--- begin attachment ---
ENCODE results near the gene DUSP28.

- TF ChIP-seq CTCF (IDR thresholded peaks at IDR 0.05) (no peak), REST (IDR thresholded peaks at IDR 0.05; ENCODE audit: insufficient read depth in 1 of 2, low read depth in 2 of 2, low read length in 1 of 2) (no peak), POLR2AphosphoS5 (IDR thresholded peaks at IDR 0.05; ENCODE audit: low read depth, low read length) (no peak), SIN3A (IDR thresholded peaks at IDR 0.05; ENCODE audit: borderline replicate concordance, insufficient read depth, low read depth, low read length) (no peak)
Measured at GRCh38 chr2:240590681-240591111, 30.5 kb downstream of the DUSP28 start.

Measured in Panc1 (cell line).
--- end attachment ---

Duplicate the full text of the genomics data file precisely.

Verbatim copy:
ENCODE results near the gene DUSP28.

- TF ChIP-seq CTCF (IDR thresholded peaks at IDR 0.05) (no peak), REST (IDR thresholded peaks at IDR 0.05; ENCODE audit: insufficient read depth in 1 of 2, low read depth in 2 of 2, low read length in 1 of 2) (no peak), POLR2AphosphoS5 (IDR thresholded peaks at IDR 0.05; ENCODE audit: low read depth, low read length) (no peak), SIN3A (IDR thresholded peaks at IDR 0.05; ENCODE audit: borderline replicate concordance, insufficient read depth, low read depth, low read length) (no peak)
Measured at GRCh38 chr2:240590681-240591111, 30.5 kb downstream of the DUSP28 start.

Measured in Panc1 (cell line).